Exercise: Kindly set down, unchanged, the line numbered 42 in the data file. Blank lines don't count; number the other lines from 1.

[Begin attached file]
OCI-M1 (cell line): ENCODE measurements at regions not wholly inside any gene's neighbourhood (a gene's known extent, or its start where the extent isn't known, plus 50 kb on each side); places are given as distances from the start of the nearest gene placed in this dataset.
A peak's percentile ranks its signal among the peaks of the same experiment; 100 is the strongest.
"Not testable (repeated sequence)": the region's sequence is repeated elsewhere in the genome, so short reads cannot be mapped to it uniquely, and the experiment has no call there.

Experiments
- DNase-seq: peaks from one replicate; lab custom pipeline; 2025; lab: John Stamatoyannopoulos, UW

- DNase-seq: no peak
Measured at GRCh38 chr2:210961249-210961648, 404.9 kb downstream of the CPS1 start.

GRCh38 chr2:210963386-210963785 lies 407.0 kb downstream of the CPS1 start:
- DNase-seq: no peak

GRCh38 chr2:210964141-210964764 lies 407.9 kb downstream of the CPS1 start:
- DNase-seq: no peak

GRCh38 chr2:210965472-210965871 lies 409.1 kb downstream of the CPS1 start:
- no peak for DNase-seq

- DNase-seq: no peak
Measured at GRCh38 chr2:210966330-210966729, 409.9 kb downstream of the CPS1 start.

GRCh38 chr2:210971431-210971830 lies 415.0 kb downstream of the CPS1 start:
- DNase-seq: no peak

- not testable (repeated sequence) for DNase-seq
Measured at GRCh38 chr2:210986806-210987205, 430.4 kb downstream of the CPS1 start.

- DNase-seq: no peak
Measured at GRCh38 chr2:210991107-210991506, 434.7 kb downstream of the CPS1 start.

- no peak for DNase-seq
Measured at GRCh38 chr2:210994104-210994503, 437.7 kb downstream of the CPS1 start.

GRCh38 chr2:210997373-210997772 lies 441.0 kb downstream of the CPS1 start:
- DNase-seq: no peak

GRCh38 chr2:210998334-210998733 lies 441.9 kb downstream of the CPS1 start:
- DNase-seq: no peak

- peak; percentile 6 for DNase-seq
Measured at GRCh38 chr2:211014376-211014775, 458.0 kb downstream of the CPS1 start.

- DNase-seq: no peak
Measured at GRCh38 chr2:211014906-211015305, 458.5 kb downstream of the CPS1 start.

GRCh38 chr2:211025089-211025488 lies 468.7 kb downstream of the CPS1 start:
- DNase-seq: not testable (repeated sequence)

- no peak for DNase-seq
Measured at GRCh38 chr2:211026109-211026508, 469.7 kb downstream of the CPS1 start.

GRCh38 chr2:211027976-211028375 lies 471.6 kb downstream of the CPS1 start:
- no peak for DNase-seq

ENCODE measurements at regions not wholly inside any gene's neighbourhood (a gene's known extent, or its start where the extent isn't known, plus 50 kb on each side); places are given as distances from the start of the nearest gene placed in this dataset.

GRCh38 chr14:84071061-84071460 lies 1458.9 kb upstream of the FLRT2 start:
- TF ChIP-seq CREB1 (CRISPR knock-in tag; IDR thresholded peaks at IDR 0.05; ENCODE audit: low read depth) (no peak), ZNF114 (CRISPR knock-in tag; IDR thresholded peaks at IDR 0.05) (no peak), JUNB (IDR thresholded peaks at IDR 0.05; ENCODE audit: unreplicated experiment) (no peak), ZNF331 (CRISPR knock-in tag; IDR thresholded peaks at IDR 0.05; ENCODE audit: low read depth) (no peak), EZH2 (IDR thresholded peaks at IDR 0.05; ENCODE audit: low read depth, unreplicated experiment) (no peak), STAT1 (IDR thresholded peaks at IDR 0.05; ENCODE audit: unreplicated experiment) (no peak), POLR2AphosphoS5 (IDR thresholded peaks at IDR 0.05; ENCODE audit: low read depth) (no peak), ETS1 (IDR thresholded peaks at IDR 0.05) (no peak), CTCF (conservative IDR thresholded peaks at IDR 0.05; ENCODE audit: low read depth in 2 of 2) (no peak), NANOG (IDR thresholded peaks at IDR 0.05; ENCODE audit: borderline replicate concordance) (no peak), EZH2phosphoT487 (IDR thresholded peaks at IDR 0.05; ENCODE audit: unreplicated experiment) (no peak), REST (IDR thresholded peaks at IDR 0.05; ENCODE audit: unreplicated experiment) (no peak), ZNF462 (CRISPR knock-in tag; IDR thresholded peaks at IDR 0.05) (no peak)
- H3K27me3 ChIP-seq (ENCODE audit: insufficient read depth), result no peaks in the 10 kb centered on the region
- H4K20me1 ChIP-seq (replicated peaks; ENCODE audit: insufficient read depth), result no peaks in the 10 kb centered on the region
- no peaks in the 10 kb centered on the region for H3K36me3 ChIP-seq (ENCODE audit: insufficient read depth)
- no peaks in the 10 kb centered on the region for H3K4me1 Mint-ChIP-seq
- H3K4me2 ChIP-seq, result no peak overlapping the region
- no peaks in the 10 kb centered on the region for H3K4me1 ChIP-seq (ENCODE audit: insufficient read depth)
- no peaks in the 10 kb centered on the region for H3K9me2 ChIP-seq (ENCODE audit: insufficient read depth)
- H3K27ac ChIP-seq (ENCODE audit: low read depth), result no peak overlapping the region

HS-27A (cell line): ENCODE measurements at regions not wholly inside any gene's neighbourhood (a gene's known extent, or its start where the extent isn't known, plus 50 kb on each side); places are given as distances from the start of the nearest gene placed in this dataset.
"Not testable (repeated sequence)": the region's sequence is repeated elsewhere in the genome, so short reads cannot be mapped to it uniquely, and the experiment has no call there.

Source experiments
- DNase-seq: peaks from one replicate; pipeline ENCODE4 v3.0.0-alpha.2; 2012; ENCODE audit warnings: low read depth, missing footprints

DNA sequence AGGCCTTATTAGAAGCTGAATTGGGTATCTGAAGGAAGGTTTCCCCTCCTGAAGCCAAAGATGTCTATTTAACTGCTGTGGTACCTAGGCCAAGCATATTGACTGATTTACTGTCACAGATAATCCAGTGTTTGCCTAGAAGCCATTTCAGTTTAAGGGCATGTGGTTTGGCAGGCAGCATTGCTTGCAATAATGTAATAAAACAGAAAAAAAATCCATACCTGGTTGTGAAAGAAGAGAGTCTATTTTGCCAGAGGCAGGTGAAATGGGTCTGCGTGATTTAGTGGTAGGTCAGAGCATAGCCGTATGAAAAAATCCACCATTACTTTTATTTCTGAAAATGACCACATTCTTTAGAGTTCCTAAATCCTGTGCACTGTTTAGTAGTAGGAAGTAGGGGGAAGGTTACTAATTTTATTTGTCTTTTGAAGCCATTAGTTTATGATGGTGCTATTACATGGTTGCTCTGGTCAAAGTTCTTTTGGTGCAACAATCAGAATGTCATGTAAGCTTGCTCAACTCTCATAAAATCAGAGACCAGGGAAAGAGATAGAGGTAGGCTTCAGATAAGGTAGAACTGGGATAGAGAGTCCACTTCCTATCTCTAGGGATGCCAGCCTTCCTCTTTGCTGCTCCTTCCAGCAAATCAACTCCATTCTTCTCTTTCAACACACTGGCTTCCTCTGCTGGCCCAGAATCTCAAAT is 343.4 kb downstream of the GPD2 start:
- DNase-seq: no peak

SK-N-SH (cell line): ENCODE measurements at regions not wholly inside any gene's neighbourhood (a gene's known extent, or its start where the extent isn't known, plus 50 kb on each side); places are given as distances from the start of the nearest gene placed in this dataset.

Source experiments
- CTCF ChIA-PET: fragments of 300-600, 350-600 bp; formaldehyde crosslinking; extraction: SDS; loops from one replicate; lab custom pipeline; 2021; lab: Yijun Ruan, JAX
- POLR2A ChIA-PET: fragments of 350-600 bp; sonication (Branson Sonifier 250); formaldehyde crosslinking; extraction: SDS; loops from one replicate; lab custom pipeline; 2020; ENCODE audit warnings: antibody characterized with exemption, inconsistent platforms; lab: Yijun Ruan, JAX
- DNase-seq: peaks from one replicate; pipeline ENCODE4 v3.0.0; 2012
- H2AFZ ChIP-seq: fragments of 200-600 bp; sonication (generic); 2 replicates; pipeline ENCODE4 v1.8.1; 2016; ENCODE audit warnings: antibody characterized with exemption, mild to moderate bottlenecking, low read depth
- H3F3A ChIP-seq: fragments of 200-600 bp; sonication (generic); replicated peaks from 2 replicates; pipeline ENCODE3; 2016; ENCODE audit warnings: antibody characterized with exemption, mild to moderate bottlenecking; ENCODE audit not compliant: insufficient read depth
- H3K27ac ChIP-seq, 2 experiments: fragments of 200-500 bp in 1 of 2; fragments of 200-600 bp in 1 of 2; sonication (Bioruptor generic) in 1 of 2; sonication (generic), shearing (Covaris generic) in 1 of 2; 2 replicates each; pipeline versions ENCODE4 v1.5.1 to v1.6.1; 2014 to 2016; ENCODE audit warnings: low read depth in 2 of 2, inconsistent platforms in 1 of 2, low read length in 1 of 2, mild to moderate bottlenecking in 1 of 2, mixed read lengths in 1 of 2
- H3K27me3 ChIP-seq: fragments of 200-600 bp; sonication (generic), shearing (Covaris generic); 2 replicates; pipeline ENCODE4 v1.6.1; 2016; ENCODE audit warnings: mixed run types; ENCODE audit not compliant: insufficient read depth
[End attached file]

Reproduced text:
- H4K20me1 ChIP-seq (replicated peaks; ENCODE audit: insufficient read depth), result no peaks in the 10 kb centered on the region